One of the most important recurring questions I’ve found myself thinking is how to gauge if the work we do matters. In the advertising world, sometimes when we dive deep into the tactical and we’re swamped with processes that entail a continuous string of work tedious tasks, we find ourselves struggling to see how our efforts contribute to a larger mission. Many times, I gasp for air and look to my higher ups to help me connect my work with the company’s mission. We work together to understand how our assignments ties with bigger goals, and we always ends at helping sustain the agency’s business. No surprise there, but we all regularly need to reconnect with the point of work to help us keep focused.
After these types of situations, I often pursue the line of thought further– past the objective of contributing to an increase in the company’s profit, how does our work matter? How does it tie to the bigger societal issues– or is it completely detached?
I chanced upon Sheena Matheiken’s TedxDubai talk last week and watching the video helped connect the dots for me. In looking deeper into the work that I do, I realize I am being trained to understand people at the individual level and groups at scale. I am being trained to gain a better understanding of people; how they interact, what they need, what persuades them. I have the knowledge to find a target group among the masses, and to focus on it with a keen eye and examine it to extract insights that are both salient and latent. Sheena Matheiken did that- she could’ve have done The Uniform Project at that scale if she had not been exposed to digital marketing and advertising.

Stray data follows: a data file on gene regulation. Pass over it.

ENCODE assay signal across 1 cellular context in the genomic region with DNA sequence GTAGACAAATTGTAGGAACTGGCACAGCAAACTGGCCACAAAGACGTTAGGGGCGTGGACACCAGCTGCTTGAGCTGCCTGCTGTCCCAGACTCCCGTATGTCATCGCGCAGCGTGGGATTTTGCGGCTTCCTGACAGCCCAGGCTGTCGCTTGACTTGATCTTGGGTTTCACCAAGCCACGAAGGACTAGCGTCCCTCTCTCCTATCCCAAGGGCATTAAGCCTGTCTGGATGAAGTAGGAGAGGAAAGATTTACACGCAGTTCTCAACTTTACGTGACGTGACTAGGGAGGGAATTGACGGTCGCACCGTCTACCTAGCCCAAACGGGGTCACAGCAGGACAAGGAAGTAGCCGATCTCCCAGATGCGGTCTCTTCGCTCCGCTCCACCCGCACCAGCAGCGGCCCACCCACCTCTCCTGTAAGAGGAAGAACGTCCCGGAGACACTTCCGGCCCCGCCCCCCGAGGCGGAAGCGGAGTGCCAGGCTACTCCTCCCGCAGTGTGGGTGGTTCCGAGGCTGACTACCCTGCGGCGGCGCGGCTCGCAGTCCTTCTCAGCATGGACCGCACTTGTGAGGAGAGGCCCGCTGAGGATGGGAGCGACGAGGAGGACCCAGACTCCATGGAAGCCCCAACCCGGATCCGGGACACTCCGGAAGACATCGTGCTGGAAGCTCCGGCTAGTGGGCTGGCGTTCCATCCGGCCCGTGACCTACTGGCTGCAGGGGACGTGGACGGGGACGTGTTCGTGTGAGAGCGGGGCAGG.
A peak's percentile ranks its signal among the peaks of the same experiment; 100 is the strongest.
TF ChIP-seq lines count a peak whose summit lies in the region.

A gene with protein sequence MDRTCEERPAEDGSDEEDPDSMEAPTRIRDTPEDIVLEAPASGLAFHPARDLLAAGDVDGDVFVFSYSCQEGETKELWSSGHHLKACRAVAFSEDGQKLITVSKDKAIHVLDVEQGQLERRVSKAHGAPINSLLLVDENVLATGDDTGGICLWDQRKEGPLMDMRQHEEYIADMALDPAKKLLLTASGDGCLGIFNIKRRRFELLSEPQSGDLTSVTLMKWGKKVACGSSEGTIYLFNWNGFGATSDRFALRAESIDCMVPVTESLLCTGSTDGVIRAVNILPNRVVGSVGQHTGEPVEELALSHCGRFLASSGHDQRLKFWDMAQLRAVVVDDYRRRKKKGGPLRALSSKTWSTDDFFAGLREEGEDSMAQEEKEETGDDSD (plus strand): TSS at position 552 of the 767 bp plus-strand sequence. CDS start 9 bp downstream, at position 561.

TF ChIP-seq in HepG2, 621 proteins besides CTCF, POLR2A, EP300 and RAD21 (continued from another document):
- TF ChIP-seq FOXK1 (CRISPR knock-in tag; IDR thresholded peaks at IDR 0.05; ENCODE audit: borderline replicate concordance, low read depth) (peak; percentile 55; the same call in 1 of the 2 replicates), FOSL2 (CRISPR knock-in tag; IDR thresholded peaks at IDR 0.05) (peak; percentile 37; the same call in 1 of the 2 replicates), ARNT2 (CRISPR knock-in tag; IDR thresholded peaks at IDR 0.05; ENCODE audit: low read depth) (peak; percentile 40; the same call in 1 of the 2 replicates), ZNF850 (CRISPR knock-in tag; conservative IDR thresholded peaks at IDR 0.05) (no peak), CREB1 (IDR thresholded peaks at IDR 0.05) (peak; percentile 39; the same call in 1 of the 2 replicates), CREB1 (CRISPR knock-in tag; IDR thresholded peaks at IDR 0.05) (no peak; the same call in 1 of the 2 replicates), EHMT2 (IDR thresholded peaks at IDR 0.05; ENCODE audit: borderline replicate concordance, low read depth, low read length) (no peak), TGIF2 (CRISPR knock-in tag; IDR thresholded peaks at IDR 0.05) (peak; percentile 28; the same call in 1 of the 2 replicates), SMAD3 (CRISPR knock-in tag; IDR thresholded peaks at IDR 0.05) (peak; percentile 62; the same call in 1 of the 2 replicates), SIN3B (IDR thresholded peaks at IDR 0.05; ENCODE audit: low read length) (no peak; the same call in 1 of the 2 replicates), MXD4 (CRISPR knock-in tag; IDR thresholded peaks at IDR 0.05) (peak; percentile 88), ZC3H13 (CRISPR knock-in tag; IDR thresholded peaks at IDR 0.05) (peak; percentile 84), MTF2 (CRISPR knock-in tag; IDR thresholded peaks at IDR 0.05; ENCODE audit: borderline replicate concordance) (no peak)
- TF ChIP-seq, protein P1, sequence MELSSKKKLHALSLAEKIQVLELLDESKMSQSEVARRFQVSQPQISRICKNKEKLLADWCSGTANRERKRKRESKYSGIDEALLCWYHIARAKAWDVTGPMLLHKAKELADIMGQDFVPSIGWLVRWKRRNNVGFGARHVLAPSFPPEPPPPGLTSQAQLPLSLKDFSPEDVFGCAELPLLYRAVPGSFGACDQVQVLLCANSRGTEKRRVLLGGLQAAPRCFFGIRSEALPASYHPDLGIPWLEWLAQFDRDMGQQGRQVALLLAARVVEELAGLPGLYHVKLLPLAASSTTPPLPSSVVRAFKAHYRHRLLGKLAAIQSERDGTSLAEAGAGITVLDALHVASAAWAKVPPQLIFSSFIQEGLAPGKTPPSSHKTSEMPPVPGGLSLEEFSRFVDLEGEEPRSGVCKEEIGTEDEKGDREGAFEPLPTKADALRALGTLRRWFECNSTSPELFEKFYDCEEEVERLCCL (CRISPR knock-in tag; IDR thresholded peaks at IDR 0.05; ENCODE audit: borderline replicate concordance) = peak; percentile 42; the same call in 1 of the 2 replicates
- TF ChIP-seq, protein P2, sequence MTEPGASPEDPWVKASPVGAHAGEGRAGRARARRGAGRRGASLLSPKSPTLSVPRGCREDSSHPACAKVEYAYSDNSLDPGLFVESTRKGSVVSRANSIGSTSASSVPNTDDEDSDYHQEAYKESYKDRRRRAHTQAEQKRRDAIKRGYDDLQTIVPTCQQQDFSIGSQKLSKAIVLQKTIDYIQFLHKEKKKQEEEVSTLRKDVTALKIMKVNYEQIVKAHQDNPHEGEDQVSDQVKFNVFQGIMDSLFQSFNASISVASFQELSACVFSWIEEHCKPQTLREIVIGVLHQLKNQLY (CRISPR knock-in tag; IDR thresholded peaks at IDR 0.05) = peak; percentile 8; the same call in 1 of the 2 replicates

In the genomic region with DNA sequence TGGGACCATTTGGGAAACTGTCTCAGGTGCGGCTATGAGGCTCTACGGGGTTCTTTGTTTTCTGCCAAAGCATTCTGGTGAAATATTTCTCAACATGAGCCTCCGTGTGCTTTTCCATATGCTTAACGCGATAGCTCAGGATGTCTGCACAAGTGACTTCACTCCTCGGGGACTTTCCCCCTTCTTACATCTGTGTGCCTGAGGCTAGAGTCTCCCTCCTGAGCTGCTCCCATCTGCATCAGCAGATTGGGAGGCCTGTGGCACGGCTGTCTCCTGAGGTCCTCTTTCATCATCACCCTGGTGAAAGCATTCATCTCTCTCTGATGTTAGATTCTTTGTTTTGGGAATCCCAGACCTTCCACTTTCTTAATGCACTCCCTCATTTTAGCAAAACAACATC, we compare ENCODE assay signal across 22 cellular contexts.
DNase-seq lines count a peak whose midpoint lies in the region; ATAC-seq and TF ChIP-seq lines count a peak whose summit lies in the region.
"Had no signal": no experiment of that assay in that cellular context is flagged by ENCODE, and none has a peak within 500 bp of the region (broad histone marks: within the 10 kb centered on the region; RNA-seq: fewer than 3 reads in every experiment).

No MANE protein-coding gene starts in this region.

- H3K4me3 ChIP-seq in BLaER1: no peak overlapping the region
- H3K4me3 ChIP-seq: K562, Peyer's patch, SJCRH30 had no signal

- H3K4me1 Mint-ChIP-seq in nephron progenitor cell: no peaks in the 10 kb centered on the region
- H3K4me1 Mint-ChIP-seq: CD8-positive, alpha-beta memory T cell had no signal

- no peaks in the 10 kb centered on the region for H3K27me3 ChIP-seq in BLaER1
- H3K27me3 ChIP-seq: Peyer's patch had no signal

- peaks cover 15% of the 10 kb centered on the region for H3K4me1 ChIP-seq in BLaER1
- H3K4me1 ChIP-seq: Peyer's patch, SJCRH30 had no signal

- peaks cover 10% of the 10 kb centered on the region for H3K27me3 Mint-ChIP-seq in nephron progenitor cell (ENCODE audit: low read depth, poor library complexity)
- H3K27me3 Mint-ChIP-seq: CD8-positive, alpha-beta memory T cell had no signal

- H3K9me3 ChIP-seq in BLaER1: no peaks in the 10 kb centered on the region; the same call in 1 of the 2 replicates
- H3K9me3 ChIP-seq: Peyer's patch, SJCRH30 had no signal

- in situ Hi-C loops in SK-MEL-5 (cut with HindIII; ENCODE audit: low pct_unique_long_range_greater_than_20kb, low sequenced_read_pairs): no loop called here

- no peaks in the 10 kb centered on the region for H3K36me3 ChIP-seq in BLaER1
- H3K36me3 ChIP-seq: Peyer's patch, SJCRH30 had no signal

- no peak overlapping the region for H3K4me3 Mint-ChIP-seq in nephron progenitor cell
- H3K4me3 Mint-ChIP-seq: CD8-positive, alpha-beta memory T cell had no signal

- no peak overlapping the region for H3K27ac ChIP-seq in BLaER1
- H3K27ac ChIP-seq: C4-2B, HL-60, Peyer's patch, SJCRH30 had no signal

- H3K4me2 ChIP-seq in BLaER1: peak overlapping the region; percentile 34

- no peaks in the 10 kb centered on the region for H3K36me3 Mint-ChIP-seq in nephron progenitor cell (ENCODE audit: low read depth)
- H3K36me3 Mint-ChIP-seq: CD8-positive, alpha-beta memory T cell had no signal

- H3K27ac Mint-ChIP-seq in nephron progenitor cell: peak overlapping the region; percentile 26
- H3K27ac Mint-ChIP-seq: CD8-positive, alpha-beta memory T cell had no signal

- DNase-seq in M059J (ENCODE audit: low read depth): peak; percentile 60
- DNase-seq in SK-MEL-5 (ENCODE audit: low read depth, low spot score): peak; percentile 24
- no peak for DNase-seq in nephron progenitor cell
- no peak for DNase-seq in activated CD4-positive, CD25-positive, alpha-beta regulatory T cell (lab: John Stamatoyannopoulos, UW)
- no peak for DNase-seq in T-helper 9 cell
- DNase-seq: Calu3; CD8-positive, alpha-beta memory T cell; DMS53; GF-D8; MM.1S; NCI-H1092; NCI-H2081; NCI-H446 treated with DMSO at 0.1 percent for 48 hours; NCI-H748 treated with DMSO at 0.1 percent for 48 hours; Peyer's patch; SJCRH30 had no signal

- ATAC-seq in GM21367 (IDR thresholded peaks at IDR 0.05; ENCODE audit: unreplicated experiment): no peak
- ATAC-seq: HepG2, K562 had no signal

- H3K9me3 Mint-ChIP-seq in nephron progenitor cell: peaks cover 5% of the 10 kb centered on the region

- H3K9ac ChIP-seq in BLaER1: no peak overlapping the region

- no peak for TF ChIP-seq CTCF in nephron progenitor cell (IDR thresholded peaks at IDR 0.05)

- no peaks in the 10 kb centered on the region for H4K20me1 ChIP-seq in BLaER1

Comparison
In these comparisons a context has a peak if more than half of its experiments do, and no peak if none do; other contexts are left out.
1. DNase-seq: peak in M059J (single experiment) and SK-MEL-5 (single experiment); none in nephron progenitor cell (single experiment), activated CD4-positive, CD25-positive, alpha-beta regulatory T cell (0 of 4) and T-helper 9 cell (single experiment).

There are many people out there with the knowledge she had. I count myself as someone who possesses that knowledge, as well as the rest of the people I work with and encounter at work. What separated Sheena Matheiken from everyone and allowed her to launch her project was her commitment to demonstrating that knowledge. She expressed it, showed it out there in the world, and got recognition for it.
The challenge for us, especially in this age of continuous availability and lightning speed of information that assaults us, is to think of ways to activate them. Consume information, process it, make it new, and share it with the world. That’s a challenge I will gladly take.